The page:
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The users of my Silverlight application will access the server via a VPN connection. Thus, the built in NetworkInterface.GetIsNetworkAvailable is of no use.

I tried 2 different methods for checking connection to my server; WebClient and a WCF service.

As for the service, I tried the following method. I can't see how I would use a regular service call since the return handler would never hit.

var ping = new PingServiceClient();  
ping.InnerChannel.Open( new TimeSpan(1500) );  
var result = ping.State == CommunicationState.Opened;

Using WebClient, I tried this:

var client = new WebClient();  
client.OpenReadCompleted += (s, e) => { MessageBox.Show( "Returned from server" ); };  
client.OpenReadAsync( new PingServiceClient().Endpoint.Address.Uri );

In both cases, the results were the same (indicates connected) whether or not I was connected to the server (I pushed the samples to the live server and connected/disconnected using the VPN client.

The next thing I would try is sockets, but just getting a working sample is beyond difficult. Before going down that road any further, is there some other way of accomplishing this?

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2 Answers 2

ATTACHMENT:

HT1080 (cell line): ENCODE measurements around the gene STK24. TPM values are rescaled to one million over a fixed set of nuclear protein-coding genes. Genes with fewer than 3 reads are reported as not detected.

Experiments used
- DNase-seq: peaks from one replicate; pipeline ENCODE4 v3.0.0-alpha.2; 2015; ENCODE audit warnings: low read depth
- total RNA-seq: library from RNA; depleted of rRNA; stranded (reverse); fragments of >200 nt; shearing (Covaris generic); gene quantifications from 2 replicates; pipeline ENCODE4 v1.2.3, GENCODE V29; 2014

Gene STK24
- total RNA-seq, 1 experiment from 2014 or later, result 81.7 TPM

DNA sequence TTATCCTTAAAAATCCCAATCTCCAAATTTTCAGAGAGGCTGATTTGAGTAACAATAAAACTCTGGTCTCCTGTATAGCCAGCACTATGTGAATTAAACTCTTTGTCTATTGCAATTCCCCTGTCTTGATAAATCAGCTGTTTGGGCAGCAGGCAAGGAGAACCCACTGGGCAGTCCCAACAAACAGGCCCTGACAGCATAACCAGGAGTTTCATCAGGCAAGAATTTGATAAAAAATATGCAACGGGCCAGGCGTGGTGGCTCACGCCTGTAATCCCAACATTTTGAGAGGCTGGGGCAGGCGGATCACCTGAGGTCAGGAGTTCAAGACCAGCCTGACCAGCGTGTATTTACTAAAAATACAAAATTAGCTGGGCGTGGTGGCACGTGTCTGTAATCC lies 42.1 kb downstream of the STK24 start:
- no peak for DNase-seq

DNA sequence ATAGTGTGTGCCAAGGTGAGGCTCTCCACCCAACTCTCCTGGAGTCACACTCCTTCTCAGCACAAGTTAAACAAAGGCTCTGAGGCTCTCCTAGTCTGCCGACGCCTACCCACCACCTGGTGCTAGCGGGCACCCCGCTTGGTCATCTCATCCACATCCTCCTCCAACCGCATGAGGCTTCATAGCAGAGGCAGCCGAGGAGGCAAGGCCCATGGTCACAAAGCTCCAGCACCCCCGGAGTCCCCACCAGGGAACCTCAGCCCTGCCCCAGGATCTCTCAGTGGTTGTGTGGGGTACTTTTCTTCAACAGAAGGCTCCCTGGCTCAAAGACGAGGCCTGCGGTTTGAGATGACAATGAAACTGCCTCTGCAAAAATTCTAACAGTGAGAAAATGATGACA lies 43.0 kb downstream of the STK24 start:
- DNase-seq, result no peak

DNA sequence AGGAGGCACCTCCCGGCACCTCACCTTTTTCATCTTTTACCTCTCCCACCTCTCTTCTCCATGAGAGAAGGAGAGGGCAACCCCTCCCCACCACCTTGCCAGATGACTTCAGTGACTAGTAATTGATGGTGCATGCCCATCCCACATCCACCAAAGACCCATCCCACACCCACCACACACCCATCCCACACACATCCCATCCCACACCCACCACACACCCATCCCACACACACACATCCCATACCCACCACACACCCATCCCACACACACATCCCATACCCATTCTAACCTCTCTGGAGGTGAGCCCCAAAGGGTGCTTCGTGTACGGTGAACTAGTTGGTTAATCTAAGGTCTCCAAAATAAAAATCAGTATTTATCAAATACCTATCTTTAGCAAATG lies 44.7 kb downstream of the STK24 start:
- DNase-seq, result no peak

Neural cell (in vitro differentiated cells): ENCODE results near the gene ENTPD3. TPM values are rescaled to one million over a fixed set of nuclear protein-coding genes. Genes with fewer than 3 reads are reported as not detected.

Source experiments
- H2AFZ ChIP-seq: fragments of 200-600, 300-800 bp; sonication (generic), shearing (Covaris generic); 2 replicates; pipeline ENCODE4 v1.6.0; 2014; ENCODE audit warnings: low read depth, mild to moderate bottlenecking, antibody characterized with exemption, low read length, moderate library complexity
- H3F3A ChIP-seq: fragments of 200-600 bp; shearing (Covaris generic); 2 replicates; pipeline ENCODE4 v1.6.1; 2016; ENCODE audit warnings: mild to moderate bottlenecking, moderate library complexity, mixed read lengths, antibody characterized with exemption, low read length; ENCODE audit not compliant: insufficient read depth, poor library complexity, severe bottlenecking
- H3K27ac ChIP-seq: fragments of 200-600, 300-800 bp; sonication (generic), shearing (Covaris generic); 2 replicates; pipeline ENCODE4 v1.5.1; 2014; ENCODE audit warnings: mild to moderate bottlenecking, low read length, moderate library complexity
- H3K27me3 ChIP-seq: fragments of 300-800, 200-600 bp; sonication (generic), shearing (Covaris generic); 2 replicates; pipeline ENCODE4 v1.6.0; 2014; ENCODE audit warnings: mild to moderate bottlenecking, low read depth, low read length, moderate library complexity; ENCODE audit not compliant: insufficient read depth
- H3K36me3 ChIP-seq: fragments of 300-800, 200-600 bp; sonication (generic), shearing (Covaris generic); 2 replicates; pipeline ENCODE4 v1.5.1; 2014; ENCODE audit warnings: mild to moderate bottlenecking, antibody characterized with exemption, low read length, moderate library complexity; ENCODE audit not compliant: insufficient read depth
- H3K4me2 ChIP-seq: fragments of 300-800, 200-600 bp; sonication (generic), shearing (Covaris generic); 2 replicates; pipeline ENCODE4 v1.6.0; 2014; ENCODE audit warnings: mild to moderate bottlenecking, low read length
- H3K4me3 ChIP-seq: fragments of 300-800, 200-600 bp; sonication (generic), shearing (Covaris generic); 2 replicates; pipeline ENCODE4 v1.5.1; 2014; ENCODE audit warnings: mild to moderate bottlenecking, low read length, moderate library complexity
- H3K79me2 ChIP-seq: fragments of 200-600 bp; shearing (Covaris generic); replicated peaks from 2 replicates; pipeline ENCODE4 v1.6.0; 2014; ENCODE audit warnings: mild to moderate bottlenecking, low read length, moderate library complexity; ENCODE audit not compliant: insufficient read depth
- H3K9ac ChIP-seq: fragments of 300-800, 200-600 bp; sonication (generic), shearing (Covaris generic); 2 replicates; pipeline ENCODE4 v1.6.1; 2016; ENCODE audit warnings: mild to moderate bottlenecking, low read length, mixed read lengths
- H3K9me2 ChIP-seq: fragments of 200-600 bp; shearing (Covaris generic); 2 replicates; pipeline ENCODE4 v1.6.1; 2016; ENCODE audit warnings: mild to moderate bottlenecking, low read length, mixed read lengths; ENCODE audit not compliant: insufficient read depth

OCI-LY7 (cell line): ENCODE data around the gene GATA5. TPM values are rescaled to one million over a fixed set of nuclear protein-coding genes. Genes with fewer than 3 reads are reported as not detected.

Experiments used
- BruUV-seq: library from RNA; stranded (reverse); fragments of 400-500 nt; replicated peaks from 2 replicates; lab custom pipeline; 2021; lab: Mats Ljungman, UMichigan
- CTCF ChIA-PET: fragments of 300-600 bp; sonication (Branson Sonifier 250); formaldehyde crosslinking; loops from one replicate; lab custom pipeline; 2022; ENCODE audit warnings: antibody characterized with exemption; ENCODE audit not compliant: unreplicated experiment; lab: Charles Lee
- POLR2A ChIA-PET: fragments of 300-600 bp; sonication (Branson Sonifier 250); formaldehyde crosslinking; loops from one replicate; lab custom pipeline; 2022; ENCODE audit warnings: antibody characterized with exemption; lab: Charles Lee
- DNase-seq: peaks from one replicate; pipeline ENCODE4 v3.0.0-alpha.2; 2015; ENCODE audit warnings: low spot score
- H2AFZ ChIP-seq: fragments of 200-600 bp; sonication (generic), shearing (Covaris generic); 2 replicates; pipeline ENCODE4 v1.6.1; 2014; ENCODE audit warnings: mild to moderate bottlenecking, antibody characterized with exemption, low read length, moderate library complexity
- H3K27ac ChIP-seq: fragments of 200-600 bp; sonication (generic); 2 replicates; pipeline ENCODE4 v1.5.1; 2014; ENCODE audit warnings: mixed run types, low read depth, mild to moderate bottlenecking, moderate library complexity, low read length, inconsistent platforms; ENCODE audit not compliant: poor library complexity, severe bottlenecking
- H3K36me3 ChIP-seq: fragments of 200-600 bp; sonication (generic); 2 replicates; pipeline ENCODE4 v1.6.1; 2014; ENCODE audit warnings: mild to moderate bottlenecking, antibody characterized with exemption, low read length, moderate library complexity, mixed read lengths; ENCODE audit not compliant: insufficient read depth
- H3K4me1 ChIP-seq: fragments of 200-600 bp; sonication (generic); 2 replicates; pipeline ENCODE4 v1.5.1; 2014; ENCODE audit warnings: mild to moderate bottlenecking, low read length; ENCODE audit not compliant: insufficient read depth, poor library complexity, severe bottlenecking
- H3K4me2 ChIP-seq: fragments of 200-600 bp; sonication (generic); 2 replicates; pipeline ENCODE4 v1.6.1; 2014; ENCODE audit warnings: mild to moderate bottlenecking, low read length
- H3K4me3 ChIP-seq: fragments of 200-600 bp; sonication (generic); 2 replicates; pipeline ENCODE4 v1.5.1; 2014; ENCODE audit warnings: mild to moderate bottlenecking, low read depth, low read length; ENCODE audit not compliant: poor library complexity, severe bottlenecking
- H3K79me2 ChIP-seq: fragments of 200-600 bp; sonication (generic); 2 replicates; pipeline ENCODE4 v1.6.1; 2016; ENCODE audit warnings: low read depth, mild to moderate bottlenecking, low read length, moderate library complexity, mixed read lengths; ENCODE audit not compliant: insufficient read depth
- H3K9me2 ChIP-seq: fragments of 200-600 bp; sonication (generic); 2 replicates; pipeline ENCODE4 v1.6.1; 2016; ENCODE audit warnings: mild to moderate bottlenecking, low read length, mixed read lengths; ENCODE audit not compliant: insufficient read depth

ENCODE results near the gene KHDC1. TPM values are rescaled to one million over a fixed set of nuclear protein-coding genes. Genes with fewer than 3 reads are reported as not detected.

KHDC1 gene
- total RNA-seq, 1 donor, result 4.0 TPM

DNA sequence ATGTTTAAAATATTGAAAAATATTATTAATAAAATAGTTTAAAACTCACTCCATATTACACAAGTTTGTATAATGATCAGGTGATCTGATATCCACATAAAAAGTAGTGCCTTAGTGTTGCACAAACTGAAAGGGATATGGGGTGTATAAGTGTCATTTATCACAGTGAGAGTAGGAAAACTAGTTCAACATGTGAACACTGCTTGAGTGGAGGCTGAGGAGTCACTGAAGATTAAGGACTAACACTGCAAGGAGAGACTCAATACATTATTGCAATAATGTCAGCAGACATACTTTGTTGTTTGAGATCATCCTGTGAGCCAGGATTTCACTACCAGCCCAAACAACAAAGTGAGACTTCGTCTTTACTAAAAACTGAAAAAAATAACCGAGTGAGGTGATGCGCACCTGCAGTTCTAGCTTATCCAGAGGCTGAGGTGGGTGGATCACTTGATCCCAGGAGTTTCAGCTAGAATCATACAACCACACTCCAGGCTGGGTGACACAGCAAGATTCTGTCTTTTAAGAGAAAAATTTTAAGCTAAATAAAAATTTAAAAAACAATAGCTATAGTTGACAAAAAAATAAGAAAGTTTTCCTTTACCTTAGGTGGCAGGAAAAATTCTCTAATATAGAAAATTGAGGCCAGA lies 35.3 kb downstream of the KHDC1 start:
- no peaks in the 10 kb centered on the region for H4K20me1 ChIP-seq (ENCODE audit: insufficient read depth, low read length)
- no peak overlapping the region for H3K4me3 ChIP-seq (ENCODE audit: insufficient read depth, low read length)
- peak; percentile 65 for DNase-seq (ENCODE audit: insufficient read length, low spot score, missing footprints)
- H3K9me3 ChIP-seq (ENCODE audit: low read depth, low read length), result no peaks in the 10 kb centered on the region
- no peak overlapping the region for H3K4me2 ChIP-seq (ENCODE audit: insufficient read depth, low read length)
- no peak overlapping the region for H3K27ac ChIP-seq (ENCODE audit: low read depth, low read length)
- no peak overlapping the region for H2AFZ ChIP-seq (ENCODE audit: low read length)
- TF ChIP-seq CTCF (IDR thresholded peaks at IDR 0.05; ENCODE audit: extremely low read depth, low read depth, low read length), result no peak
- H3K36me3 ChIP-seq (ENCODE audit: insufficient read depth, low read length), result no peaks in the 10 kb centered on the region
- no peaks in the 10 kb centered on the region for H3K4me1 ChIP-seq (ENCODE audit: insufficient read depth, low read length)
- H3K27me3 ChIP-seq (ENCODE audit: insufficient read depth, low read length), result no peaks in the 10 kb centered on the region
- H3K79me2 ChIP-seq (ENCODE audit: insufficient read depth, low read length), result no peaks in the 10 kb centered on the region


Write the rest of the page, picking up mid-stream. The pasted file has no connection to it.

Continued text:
The WebClient will probably return completed regardless. You'll need to check if there was an error in the request.

var client = new WebClient();
client.OpenReadCompleted += (s,e) => 
{ 
    if (e.Error == null) 
    {
        MessageBox.Show("Returned from server");
    }
}
client.OpenReadAsync( new PingServiceClient().Endpoint.Address.Uri );
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Well, that does the exact same thing, but it made me think about the obvious - actually grab some resource and read it in the result. –  dudeNumber4 Mar 18 '11 at 2:07

I placed a small text file on the server and read it's contents. So this test worked reliably [edit: see comment]:

        var client = new WebClient();
        client.OpenReadCompleted += (s, e) => 
        {
            if ( e.Error == null )
            {
                var bytesReceived = new byte[ e.Result.Length ];
                e.Result.Read( bytesReceived, 0, 50 );
                var result = Encoding.UTF8.GetString( bytesReceived, 0, bytesReceived.Length );
                if ( result.Contains( "pingback" ) )
                {
                    MessageBox.Show("Server up");
                }
                else
                {
                    MessageBox.Show( "Server down" );
                }
            }
            else
            {
                MessageBox.Show("Server down");
            }
        };
        var uri = string.Format( "{0}{1}{2}{3}{4}{5}", App.Current.Host.Source.Scheme, "://", App.Current.Host.Source.DnsSafeHost, ":", App.Current.Host.Source.Port, "/Ping.txt" );
        client.OpenReadAsync( new Uri(uri) );
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OK, disregard. Initial tests were deceiving somehow. Once I implemented a fuller example, even this would repeatedly return true (with no delay) after initially called while connected and subsequently calling after disconnecting. Some kind of caching is going on somewhere (whether in or out of browser). –  dudeNumber4 Mar 19 '11 at 5:34

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